4 Woodworking Shop Layout Tips to Live By


If you’re a new or experienced woodworker looking to set up shop inside your home, this may seem like a daunting and difficult task because you want your shop to be effective, therefore everything has to be in the right place. Plus you need to possess all the right equipment in order to have an effective woodworking shop in the comfort of your home.


Obviously, some people are going to design their shop however they like it, and that’s perfectly fine since there aren’t really set rules. On the flipside, certain good rules of thumb come to mind when considering the possibilities of designing a woodworking shop layout.


Some of these options may seem fairly obvious and some tips will help you tremendously. So, take these workshop layout tips serious consideration because they will make perfect sense as you are about to see.


Think about the Workflow in Your Woodworking Shop


To have an effective woodworking shop you need to consider all of your workflow options. Think about bringing a new piece of wood into your shop for the first time. How will you bring it in? Where will you work with it? How will you take it out?


By taking the time to think this through, you’ll be able to make sensible shop layout decisions that will have a positive impact on your work efficiency.


Put Your Table Saw in a Central Location

Every woodworking shop must have a table saw. If you don’t have one already, take a look at the Shop Fox w1824 on Tool Nerds website and read its specifications. Look at other online reviews or ask your friends and coworkers for recommendations. But ultimately having a table saw is a must, so it’s time to buy it if you don’t have one already.


Now that you’ve got your table saw, it’s time to place it in a central location within your new wood shop. Since you are going to need a table saw for just about every project, it obviously makes sense to place it in the right spot.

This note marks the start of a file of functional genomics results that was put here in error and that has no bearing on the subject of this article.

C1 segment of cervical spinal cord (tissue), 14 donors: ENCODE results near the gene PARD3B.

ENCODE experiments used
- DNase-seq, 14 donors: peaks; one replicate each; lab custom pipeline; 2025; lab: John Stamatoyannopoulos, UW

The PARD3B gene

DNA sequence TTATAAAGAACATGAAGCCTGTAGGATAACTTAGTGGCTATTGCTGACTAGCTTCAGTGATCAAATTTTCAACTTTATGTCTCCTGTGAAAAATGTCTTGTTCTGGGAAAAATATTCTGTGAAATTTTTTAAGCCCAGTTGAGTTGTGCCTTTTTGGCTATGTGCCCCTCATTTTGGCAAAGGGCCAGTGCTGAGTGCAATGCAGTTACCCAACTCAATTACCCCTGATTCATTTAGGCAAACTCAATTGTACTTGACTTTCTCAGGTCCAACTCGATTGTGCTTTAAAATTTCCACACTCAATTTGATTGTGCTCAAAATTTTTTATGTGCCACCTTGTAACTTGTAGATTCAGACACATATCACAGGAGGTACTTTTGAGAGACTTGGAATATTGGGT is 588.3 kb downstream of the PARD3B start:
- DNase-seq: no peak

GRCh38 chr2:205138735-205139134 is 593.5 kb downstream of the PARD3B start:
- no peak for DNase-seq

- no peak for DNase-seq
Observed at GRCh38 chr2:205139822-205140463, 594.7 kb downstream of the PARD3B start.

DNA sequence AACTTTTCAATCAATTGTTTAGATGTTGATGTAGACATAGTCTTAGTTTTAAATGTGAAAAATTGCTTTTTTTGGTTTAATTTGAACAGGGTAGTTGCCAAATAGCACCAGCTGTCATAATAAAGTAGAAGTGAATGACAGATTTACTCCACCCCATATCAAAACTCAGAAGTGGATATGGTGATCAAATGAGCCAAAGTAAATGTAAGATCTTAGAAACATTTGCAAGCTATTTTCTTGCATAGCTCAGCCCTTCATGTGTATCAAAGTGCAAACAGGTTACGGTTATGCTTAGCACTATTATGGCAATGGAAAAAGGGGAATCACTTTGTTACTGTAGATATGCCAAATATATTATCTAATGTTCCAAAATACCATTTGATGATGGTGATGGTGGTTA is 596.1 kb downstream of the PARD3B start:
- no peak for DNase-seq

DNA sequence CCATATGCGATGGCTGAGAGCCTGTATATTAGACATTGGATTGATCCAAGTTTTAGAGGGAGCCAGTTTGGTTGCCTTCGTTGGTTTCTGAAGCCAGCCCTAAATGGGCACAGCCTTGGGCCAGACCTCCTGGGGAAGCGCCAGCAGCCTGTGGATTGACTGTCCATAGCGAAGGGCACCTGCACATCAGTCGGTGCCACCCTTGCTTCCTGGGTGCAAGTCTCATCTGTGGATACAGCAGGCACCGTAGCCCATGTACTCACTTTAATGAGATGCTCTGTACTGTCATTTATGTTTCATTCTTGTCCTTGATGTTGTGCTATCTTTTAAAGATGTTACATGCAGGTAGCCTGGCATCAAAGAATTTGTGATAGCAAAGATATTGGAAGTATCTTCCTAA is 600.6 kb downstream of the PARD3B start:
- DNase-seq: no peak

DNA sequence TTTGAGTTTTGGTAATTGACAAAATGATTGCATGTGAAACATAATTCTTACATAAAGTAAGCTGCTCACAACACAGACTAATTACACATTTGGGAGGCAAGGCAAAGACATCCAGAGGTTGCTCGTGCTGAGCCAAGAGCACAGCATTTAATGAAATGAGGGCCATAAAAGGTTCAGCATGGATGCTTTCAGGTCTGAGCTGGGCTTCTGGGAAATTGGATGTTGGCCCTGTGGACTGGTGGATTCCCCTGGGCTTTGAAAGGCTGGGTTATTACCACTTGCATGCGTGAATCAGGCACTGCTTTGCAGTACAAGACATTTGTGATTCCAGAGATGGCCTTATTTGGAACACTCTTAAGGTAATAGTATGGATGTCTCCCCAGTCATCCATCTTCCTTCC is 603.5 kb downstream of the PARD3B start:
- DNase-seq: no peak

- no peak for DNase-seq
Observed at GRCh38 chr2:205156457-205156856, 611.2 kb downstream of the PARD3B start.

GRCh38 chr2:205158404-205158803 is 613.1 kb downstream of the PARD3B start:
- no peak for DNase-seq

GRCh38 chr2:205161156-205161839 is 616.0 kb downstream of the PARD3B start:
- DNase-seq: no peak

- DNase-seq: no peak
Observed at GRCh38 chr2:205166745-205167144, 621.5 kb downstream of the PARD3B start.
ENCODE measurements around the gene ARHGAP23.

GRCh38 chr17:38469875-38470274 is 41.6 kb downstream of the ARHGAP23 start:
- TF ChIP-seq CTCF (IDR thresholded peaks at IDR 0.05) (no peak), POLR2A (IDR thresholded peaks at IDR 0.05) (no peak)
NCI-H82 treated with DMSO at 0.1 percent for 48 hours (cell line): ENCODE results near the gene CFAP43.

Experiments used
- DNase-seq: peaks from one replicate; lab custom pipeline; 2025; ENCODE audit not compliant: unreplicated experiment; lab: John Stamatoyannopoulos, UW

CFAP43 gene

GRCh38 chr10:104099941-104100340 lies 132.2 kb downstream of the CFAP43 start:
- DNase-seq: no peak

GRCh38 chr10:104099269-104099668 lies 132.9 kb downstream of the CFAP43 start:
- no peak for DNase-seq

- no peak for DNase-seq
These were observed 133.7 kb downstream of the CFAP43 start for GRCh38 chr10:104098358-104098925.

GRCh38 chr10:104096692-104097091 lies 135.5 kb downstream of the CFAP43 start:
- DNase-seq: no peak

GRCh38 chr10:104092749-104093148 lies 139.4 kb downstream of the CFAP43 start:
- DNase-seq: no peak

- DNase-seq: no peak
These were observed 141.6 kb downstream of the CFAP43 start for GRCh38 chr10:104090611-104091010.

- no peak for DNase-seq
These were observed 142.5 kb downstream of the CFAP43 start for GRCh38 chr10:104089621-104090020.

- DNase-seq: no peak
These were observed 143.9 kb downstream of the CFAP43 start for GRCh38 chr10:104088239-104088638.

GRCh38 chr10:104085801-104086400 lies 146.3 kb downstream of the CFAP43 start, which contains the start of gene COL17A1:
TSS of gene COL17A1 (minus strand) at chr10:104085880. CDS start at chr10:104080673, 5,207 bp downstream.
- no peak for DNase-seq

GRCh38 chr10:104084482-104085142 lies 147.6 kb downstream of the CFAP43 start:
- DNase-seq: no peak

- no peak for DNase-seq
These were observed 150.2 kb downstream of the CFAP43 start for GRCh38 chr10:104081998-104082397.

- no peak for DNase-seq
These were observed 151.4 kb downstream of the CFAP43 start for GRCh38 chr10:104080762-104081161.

Every woodworker will tell you that they have their table saw located right in the middle of the shop. By placing your saw there, you are leaving enough room to use it correctly and you’ll have easy access to it whenever you need it.


Some people like to put their table saw against the wall. We consider this a mistake since you’re going to use it a lot. Rearrange your shop to place it in the center of the room and you’ll be able to use it more effectively and efficiently; not to mention you’ll be a lot happier with the overall design of your new workspace. Plus, you can use it as a table to store things when the table saw is not in use. Just bear in mind that you’ll have to move those items on it when you want to use the saw again.


Have the Right Tools in Your Shop and Keep Them against the Wall


As you will learn with experience, some of the tools you have in your woodworking repertoire will actually work much better when you keep them against the wall. Other tools are not going to thrive as well. So you have to determine which tools work best against the wall and which do not. Tools like drill presses, stationary sanders, router tables, mortisers, and band saws are all excellent candidates to be placed against the wall.


By placing the tools against the wall, you’ll also get a much clearer picture of the tools you have. So you won’t waste precious time trying to find the tool you need in a scattered pile. You’ll just need to look up and spot the tool you need within seconds.


You can store all of these tools next to each other up against the wall. Sometimes you’re going to need additional space, so you will have to pull them away from the wall to access them easier. But you’ll cross that bridge when you get there after your woodworking shop is up and running.


Mobility Is Your Friend


No matter how well you set up your shop, you’re going to move some things around eventually. So, design your workspace that it’s mobility friendly. Leave enough space to temporarily move tools and equipment around in the shop to achieve a more efficient workflow.


Please use these tips to design the perfect woodworking shop layout. If you incorporate them into your planning, you’ll have a very effective layout and design.


About The Author

Aleksandar Tomovic
Editor in Chief

French photographer (of Serbian Origins) lives and works in Los Angeles. Known for his celebrity fashion editorials and recognized around the world for his european esthetics and american efficiency.

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